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Hi Bernard,

enjoying your novels immensely! I began with the Uhtred books, then the superb Warlord Chronicles and now your Hundred Years War series (just about to finish 1356). Might we see a HYW novel one day that incorporates the story of Joan of Arc? Thomas of Hookton might not be around by that point, but perhaps we could pick up Nicholas Hook's story. Would love to see what you could do with this material.

Matt Soffe

A

I’ve thought about that – even done some research, so who knows??? Maybe!!


Q

Hello Mr. Cornwell,

I love your books and will be sad when I am through reading them all.  Maybe you could recommend whom to pursue after?

My question is regarding Englaland.  The contest is mainly Saxons vs Danes.  Many other people from the islands and the north are involved as well.  During the most precarious times Uhtred wonders if the country will be Daneland instead.

Is the name England derived from Angles?  And if so, why no mention of them?  Sorry to bother you but I was unsuccessful trying to figure it out on my own.  We all know the term Anglo Saxon but I wonder how many people understand the Anglo part.  I wouldn't mind clarification.

Thanks so much!

No biggie if you don't get to this!

Regards,

Ed

A

I have explained this in some of the historical notes, but maybe not enough. We talk of the Anglo-Saxons and we basically mean the two major Germanic tribes who invaded Britain after the Romans abandoned the island. There were also Jutes! And some other minor tribes. I call them all ‘Saxons’ because it simplifies the story – Uhtred, properly, is an Angle, but conflating the two tribes isn’t too much of a distortion. That’s what their enemies did – to the displaced Welsh all the invaders were simply the ‘Sais’, the Saxons.  The West Saxon (Wessex) dynasty eventually united all the Saxon (and Angle and Jutish) lands and the mystery is why they named their new country Englaland, or why the said their language was English. But they did!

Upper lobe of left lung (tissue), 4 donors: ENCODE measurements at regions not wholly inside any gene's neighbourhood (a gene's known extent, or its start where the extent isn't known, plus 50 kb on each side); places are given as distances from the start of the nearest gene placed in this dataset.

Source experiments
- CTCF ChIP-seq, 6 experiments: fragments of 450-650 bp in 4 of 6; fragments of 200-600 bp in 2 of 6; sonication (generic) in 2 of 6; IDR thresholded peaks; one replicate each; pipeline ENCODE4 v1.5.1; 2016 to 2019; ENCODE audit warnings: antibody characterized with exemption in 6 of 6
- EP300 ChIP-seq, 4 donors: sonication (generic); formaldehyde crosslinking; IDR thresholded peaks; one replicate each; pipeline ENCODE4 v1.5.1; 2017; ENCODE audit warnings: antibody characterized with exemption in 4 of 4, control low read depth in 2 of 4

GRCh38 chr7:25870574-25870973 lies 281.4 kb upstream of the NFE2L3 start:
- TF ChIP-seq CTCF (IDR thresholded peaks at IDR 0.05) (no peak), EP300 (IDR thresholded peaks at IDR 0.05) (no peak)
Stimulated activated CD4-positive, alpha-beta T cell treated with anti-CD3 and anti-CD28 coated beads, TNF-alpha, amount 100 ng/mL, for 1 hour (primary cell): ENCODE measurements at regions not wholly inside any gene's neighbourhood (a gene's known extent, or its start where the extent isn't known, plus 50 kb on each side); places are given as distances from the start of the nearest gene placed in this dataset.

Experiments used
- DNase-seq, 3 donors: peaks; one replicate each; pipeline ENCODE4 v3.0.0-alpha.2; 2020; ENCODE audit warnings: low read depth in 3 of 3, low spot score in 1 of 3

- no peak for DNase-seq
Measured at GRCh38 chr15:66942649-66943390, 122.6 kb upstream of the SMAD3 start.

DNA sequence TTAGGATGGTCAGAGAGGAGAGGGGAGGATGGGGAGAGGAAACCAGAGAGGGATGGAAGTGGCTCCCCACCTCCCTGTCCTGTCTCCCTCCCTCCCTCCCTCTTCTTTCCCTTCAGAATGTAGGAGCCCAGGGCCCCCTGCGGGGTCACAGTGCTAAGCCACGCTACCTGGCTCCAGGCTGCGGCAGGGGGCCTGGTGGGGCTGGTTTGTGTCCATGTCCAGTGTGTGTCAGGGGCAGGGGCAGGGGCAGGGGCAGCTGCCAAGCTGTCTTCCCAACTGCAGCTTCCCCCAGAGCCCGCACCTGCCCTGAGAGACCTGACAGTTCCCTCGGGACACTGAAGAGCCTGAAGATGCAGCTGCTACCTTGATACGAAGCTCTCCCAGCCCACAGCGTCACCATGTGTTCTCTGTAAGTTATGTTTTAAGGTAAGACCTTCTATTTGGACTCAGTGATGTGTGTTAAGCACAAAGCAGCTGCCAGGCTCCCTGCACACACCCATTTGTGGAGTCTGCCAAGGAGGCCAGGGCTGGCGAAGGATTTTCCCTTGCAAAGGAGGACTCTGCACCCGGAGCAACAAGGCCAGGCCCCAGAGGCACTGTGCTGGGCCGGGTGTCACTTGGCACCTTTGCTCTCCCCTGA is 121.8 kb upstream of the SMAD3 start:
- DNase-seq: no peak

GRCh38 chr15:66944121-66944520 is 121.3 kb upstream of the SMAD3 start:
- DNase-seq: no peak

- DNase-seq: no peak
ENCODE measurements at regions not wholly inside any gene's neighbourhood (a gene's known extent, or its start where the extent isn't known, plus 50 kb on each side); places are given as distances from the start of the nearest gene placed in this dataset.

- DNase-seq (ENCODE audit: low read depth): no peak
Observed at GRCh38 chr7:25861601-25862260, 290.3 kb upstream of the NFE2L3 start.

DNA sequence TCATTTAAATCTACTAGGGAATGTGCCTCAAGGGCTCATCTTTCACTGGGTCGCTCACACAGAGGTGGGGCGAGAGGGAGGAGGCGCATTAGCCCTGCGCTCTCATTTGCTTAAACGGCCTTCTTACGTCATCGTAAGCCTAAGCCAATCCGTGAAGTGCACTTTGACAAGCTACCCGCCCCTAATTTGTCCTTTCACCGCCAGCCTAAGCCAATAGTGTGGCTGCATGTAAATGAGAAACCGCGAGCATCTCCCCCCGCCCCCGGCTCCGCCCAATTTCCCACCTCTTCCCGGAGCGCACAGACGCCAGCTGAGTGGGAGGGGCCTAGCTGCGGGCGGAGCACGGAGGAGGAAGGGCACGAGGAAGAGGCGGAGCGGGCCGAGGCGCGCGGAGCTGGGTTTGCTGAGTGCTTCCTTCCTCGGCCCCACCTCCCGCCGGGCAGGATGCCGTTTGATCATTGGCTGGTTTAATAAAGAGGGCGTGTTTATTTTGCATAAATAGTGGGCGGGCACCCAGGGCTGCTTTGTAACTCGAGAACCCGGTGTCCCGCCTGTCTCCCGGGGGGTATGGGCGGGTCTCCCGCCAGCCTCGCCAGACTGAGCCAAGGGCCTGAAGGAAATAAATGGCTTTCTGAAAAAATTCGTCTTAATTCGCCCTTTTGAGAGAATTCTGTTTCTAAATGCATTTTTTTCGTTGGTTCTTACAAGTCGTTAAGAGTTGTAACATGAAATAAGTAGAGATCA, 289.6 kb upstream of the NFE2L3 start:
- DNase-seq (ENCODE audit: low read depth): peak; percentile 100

Q

Happy New Year Bernard !

Hope you had a jolly Christmas!

 

i've been reading War of the Wolf, which i got for Christmas, and am about two-thirds through, having just reached Uhtred and Sigtiryggr being at the Witan.

Its great and i'm loving it! Bit upset you killed XXX off though! How COULD you do that?

 

I wanted to ask you about Villains in your books though. I believe a Hero is nothing without a great Villain. They define each other. Without the Joker, Batman would just be a berk dressed as a bat! The Hero must slay the Monster or defeat the Villain. That's what they do!

But, how do you create and define your villains? it seems to me  that in your books there are Villains, like Obediah or Haestan or Aethelhelm,or Ducos, who cannot physically match-up to Sharpe or Uhtred (although Hakeswill certainly seems  to be able to take a beating!) but they are incredibly devious bastards and they plot and sneak around...But, i think there are guys who aren't really "Villains", just "Opponents". I  always really like Svein of the White Horse, and he never really seemed to be to be a "baddie". He's just a Danish warlord, and Uhtred likes and respects him. Cnut Longsword as well, and even Skoll. Without spoiling it for anyone who hasn't read War of the Wolf yet, (and i've not got to the end yet!), but surely he is not going to get away with what he did? But, does what he did make Skoll a "Villain" or was that killing, just War?

i'm not actually sure what i'm asking you here! Just wondering about you views on Villainy in your books...

i know  you were tremendously fond of Obediah, and regret killing him off, and he is a gloriously repellent character, but what other villains and foes have you enjoyed creating?

i'm trying to think of ones that could match up to your heroes in a fight...Cnut, certainly and Svein. And Leroux for Sharpie...

Musing...musing...

i'll finish with a more straight foward question! Even at 42 i still love wondering about things like this...

Ubba vs Steapa? Who would win? (i still think Ubba..)

 

Looking forward to Uhtred and Sigtryggr wreacking a just and bloody veheance!

(i only have one eye, so i feel a strange  kinshiop with Sigtryggr...and Odin!)

 

Kind regards as ever

Matt

Wiltshire

A